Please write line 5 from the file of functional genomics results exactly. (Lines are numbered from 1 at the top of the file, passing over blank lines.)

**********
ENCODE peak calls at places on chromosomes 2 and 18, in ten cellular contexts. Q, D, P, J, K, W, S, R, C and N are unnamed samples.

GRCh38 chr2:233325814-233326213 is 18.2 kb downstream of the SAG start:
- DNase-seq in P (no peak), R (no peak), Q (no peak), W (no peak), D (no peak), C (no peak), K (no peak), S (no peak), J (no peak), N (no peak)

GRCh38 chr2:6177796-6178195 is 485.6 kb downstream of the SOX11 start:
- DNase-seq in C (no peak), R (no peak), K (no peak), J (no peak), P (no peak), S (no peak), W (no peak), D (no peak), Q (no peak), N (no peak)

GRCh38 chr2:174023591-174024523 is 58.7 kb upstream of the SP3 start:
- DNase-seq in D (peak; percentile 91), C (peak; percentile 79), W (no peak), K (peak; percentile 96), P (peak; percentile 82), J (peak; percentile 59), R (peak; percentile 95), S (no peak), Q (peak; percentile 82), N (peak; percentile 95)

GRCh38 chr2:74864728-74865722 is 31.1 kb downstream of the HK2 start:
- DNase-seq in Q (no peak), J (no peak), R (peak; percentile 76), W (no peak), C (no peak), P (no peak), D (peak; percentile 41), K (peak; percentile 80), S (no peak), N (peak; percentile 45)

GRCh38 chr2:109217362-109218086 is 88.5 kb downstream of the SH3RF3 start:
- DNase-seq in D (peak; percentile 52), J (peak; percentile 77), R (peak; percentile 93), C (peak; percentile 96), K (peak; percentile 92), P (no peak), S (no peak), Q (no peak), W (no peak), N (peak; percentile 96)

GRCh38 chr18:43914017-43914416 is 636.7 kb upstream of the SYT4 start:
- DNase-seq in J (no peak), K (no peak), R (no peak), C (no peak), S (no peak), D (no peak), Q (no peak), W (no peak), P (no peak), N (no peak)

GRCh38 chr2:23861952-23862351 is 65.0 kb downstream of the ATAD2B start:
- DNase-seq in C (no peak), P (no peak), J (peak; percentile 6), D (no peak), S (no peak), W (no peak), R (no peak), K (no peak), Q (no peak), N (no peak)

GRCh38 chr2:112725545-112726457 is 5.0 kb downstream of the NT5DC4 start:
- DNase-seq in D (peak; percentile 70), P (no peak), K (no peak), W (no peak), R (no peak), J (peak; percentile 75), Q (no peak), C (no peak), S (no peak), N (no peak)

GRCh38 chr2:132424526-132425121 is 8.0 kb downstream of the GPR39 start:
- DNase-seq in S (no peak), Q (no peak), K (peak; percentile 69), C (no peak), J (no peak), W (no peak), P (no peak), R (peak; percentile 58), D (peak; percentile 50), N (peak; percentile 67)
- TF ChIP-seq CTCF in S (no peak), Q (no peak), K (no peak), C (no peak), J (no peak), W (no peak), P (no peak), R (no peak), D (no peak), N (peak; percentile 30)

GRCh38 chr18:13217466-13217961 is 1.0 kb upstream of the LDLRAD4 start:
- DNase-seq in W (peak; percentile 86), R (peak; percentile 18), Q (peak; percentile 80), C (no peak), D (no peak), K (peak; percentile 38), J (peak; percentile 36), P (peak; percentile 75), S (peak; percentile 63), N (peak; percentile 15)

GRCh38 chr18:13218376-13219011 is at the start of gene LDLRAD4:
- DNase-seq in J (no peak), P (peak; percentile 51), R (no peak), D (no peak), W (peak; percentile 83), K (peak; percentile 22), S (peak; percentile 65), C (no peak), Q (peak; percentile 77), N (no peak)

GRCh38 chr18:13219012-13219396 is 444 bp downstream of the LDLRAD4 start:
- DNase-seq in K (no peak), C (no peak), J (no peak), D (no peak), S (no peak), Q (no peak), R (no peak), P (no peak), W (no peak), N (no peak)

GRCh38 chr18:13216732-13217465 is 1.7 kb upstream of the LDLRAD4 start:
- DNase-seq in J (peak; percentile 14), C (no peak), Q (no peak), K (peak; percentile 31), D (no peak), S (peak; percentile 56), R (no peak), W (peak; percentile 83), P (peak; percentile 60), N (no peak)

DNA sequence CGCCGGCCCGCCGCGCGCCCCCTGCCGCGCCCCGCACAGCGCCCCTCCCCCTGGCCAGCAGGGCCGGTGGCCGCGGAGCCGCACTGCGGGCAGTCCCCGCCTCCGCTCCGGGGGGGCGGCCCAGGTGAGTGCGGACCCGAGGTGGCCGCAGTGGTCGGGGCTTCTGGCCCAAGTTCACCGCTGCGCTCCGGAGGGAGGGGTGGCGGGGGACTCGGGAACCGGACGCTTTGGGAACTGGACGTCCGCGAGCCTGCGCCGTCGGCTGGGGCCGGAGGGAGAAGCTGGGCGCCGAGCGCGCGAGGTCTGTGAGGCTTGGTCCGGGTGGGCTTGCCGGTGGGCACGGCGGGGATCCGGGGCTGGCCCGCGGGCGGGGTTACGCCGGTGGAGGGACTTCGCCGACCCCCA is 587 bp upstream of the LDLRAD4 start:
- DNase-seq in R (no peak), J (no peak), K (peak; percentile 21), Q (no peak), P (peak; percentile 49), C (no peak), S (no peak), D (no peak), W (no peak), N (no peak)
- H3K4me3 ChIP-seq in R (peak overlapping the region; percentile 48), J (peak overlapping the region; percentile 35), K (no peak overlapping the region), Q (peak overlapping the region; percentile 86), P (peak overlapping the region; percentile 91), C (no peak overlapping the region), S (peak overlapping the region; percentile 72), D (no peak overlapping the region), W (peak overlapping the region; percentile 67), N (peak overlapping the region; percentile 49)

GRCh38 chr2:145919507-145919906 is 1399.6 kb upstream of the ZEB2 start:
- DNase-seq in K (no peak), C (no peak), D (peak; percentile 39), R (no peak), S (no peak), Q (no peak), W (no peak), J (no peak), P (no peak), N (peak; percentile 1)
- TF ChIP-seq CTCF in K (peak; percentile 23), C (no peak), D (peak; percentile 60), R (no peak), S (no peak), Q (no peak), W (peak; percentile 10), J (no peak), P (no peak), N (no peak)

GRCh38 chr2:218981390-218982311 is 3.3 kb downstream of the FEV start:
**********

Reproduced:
- DNase-seq in C (no peak), R (no peak), K (no peak), J (no peak), P (no peak), S (no peak), W (no peak), D (no peak), Q (no peak), N (no peak)